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Ship Recycling Markets Face Year-End Struggles

Ship Recycling Markets Face Year-End Struggles

Ship Recycling Markets Face Year-End Struggles

Ship recycling markets are facing significant challenges as they approach the final weeks of the year, according to a report from cash buyer GMS. The market has experienced minimal activity and new sales, as most end users are refraining from making purchases and are instead adopting a cautious “wait-and-watch” approach.

Contrary to predictions, India has witnessed a decline of approximately 3,000 rupees ($35 per light displacement ton, or LDT) in steel prices. This unexpected drop has added to the difficulties faced by the ship recycling industry in the country.

In contrast, Pakistan received a boost as the country announced its commitment to signing the Hong Kong Convention. The convention is set to come into effect in 2025, providing yards with a timeline to enhance and upgrade their facilities to comply with the established standards. This positive development is expected to contribute to the growth of the ship recycling industry in Pakistan.

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The European Union (EU) is also reevaluating its plans to approve specific shipbreaking yards in India and include them in the EU’s list of authorized ship recycling facilities. This reconsideration comes after previous visits that resulted in the rejection of inclusion several years ago. GMS suggests that these developments create an optimistic outlook as the industry enters 2024.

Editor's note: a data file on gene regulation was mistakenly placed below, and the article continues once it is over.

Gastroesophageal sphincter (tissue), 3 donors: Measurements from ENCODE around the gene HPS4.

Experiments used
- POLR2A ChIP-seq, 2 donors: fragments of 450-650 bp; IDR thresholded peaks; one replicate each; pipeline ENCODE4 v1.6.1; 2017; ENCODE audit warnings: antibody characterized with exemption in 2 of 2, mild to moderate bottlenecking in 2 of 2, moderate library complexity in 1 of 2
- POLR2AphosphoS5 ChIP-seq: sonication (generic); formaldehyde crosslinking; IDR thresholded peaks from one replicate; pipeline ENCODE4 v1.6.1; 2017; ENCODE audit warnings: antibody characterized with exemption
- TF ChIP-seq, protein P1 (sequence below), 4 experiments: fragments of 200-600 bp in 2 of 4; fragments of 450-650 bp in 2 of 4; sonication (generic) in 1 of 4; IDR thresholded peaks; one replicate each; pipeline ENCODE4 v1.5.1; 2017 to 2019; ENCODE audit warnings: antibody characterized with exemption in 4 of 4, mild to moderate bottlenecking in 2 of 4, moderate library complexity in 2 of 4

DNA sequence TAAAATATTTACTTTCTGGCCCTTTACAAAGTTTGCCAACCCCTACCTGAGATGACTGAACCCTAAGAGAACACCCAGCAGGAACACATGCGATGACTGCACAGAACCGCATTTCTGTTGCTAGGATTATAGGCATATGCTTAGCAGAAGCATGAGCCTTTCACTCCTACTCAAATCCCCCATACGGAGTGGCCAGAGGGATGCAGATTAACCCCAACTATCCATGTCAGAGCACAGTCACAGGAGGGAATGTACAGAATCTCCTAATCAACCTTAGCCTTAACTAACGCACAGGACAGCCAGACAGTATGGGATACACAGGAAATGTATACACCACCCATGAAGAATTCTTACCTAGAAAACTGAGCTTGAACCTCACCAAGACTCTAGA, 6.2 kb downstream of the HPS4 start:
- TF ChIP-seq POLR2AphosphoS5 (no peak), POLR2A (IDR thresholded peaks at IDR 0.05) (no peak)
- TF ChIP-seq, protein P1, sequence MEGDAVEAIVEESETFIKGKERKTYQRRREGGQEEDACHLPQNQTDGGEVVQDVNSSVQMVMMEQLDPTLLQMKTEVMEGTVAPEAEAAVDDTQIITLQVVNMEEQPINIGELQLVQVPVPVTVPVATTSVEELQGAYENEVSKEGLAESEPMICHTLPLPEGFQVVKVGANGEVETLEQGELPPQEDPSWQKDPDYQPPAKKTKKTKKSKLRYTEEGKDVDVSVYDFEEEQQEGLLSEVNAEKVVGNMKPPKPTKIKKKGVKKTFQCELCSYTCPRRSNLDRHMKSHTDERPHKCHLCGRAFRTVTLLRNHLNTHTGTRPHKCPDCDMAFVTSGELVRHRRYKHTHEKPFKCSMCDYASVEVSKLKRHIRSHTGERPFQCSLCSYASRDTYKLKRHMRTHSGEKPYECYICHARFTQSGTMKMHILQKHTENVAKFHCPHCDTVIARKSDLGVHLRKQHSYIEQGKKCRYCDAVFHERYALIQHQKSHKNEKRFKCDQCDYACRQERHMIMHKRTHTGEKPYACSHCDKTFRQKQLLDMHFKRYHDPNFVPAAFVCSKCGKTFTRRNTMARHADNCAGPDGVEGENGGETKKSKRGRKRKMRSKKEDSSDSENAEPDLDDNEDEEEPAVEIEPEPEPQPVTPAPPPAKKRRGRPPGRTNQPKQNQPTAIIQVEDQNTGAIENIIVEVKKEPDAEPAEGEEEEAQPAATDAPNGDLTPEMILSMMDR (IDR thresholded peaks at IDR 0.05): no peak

However, despite these positive indicators, challenges persist, particularly regarding financing in both Pakistan and Bangladesh. The availability of consistent financing remains a primary concern. The constant fluctuations and depreciation of currencies in these regions must stabilize before banks can confidently approve new lines of credit to support the ship recycling industry.

One of the key factors affecting financing in these areas is the need for currency values to stabilize. Both Pakistan and Bangladesh are grappling with constantly fluctuating currencies, creating an uncertain environment for financial institutions. The need for currency values to settle is crucial before banks can consider approving fresh lines of credit to support ship recycling activities.

Looking ahead, GMS highlights the general expectation that few deals or new financing arrangements will materialize in Bangladesh until after the elections scheduled for mid-January. The anticipation of potential political changes and their impact on the economic landscape is likely contributing to a cautious approach among investors and financial institutions.

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In summary, the ship recycling markets are navigating a challenging landscape as they approach the end of the year. While positive developments such as Pakistan’s commitment to the Hong Kong Convention and the EU’s reconsideration of approved yards in India offer hope for the future, challenges related to financing and political uncertainties persist. The industry is poised for potential growth in 2024, but a cautious approach is warranted, especially in regions where economic and political factors remain unpredictable.

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